The church of Eenum, on an elevated mound, with its nice Arp Schnitger-organ, and the village with the nice small streets
together with the characteristic houses form a beautiful setting .
The peace and quiet of the broad Groninger landscape complete this 'jewel of the clay.
Short biography of Arp Schnitger
Arp Schnitger was born in Germany and lived 1648-1719. He enjoyed being world famous and is considered as the best known
organ-builder at the time of the North-European baroque period.
Schnitger combined the organ principles from the Renaissance with the early-baroque building principles. He built and placed
organs in Germany and the Netherlands, but also in Portugal, Spain, England, Brazil and Russia. Some called Schnitger the
Stradivarius among the organ-builders. The organs have an unbelievable variety of sound colours and,
according to the organ-players, "very playable and they always work". He built a total of 170 organs of which 110 were completely
new. More than 30 still exist today and for the most part in Northern Germany.
He was very precise and meticulous in his directions. Often he would carry out a survey of the location before commencing work.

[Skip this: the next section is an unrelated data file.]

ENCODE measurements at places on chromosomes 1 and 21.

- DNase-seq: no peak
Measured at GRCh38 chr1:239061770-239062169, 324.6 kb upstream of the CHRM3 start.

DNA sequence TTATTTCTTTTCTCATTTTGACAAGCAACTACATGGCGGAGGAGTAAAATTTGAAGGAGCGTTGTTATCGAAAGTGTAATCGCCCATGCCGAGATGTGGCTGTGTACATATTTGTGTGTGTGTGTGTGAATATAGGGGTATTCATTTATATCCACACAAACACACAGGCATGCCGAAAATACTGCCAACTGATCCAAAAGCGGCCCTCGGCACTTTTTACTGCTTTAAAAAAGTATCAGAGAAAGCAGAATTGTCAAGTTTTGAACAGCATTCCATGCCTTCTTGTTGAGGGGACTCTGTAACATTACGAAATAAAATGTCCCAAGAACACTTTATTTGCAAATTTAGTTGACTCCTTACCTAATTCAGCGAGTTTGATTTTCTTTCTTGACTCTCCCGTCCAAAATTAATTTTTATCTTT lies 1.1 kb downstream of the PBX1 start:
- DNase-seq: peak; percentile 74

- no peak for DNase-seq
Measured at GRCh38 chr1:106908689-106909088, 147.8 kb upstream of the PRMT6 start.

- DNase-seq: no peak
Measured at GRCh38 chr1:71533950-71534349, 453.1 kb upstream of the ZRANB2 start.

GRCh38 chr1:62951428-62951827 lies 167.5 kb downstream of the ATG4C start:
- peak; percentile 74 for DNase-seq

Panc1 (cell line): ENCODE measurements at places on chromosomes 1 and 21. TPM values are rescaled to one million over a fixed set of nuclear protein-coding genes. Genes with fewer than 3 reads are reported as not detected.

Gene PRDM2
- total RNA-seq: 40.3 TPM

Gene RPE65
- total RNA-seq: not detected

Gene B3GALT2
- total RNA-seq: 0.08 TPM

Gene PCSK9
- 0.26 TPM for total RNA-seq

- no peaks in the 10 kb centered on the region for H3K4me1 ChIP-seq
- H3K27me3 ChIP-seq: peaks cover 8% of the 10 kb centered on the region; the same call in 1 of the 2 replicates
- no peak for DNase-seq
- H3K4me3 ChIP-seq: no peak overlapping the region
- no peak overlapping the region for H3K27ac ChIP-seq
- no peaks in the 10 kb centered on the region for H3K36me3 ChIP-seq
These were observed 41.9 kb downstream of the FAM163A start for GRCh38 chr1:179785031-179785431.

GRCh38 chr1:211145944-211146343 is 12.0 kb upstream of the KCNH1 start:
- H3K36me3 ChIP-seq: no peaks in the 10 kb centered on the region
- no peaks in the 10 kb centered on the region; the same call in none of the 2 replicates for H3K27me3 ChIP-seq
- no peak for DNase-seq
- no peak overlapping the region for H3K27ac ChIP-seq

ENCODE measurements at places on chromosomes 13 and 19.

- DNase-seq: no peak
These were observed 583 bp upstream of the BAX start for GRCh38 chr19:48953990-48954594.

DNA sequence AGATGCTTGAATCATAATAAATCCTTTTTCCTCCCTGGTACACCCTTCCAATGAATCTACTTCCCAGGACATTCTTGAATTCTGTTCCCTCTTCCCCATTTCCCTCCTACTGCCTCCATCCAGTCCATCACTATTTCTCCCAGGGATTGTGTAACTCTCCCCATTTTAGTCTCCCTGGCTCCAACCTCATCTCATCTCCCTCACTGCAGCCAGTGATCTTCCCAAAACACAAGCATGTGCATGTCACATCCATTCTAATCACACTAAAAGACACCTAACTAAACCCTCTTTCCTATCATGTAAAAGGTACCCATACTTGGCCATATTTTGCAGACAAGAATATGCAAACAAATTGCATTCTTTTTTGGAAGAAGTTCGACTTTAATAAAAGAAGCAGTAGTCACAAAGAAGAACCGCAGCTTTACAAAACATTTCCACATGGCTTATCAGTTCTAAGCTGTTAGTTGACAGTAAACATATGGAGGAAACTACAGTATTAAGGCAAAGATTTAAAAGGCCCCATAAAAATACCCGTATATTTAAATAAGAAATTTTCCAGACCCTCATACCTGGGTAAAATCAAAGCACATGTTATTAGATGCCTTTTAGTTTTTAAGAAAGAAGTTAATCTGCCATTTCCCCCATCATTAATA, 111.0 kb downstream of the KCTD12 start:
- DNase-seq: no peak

Schnitger and his people built the whole inner works. He did have his most important workshop in Hamburg.
Transport was carried out by ship. The other parts of the organ such as the organ-cabinet,
the woodcarving and the embellishments were carried out by local craftsmen most of the time.
The work of Schnitger in Groningen
Schnitger's greatest talent was the fact that he was able to acquire the best organ-builders in his time.
He did have a team in Magdeburg, in Bremen and in Groningen. He did work in Groningen together with his master craftsmen
Johannes Radeker and Rudolf Garrels. He also worked with the town-architects Allert Meyer and Jan de Rijk,
one of the top stone-carvers of that time. The group was made up of apprentices and craftsmen who assembled the organ and
carried out the maintenance. The voicing had been determined by Arp Schnitger well before building the organ
but was finished by himself and later also by one of his sons. Because of the great care, precision, the high quality levels
he had set, and the working together with others, this led to beautiful musical instruments.
There are still eight playable organs from his hand in Groningen. Well known and established organ builders of today plead
that the restorations be carried out in the conserving style. This implies that exactly the same methods of production and materials
should be used as at the time the organs were built.
It is not known what Schnitger looked like asince there are no prints or paintings portraying him.
It is therefore fitting that he has a sentence carved on the organ in his local church at Neuenfelde
"Gott allein die Ehre" (To God alone the glory)..
More information to be found at www.arpschnitger.nl.
Source: Trust " Oude Groninger Kerken", de Mixtuur.
This page has been translated by H.W. Rouhof ®.
Corrections by John Coenraads®.